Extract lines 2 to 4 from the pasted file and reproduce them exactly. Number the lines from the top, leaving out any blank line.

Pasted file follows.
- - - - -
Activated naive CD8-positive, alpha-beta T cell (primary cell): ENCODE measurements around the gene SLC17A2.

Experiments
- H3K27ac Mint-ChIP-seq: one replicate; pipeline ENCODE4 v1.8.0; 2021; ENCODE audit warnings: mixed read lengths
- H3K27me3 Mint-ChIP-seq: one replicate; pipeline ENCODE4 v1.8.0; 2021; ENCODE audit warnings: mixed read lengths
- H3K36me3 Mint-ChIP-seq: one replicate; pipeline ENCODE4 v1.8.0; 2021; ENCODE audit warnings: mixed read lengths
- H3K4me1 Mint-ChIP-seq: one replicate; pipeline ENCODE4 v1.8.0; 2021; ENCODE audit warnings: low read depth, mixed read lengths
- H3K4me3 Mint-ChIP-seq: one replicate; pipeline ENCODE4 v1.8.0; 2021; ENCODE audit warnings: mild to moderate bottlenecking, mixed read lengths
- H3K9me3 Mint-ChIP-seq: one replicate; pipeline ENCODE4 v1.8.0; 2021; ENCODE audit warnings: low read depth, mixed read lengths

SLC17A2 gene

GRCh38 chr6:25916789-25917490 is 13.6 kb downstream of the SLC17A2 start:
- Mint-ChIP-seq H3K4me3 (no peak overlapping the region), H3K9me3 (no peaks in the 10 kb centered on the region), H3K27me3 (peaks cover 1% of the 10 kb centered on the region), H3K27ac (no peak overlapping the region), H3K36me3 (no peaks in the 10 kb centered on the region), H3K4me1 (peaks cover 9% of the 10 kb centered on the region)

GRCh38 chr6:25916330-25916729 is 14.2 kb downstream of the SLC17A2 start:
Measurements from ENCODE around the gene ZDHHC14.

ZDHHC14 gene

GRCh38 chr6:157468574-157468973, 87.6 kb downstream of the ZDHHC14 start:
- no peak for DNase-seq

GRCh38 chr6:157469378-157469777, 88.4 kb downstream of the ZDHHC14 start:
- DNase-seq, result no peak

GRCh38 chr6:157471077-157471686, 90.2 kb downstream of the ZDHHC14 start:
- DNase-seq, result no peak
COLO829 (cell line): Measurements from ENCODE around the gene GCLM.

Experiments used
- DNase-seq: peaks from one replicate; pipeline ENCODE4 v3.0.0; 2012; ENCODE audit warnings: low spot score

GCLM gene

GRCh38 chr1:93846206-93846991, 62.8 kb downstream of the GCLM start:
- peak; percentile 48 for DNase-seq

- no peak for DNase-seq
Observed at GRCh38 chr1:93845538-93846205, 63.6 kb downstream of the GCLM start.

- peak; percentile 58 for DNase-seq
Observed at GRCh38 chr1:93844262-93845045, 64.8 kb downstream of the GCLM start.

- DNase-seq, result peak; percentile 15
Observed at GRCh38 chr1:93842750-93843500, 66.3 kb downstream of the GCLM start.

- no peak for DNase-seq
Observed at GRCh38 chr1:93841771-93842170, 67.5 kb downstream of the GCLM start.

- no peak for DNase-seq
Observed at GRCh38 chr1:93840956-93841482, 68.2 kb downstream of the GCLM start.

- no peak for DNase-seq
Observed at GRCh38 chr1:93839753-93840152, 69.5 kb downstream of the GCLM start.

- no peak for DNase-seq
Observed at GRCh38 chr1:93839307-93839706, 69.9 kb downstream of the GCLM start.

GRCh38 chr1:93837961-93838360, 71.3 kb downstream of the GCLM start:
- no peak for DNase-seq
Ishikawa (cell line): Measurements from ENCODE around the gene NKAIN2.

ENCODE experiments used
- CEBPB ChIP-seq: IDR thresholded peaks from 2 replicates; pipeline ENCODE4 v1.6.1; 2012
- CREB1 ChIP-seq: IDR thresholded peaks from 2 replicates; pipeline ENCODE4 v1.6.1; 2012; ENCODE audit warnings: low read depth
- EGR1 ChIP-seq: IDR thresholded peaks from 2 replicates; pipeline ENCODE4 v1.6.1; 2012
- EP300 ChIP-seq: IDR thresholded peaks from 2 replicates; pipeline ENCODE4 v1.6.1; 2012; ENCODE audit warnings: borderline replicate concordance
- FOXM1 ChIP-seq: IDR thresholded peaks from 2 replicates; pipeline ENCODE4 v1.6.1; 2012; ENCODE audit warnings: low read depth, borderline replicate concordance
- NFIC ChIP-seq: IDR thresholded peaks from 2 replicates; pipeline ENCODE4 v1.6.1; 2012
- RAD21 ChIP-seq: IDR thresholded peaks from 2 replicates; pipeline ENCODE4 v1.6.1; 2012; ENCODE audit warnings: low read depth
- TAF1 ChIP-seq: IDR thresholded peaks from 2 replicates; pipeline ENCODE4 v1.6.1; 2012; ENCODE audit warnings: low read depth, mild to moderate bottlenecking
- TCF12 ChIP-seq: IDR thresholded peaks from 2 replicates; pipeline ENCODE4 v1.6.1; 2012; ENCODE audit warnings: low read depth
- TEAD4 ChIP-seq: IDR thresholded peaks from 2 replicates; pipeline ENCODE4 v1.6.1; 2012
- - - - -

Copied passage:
Experiments
- H3K27ac Mint-ChIP-seq: one replicate; pipeline ENCODE4 v1.8.0; 2021; ENCODE audit warnings: mixed read lengths
- H3K27me3 Mint-ChIP-seq: one replicate; pipeline ENCODE4 v1.8.0; 2021; ENCODE audit warnings: mixed read lengths